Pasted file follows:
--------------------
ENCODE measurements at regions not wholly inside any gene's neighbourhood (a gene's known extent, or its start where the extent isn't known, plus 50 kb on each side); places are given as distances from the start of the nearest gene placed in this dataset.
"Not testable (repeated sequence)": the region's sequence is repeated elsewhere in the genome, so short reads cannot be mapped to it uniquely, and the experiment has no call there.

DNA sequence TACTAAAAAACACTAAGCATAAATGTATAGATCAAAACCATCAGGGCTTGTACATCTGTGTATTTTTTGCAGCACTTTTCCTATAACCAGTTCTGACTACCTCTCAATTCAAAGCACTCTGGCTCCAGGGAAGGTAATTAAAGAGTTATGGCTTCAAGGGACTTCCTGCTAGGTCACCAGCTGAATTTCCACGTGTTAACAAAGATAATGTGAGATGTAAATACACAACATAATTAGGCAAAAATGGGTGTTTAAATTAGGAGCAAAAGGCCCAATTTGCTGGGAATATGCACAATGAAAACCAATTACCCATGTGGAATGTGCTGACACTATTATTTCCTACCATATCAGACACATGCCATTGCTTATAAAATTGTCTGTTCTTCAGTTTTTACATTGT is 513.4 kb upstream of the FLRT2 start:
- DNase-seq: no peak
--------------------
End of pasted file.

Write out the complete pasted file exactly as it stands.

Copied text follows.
ENCODE measurements at regions not wholly inside any gene's neighbourhood (a gene's known extent, or its start where the extent isn't known, plus 50 kb on each side); places are given as distances from the start of the nearest gene placed in this dataset.
"Not testable (repeated sequence)": the region's sequence is repeated elsewhere in the genome, so short reads cannot be mapped to it uniquely, and the experiment has no call there.

DNA sequence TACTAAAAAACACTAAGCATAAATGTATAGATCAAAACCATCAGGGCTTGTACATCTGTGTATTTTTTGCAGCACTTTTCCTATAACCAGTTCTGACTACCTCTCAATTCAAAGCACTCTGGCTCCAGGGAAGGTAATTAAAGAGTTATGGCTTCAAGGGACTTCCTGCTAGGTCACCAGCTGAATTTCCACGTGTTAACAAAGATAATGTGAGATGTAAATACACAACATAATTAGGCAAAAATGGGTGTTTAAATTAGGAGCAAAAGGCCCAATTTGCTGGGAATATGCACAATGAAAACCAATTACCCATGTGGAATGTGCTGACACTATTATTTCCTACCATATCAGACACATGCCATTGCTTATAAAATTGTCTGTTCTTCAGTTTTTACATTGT is 513.4 kb upstream of the FLRT2 start:
- DNase-seq: no peak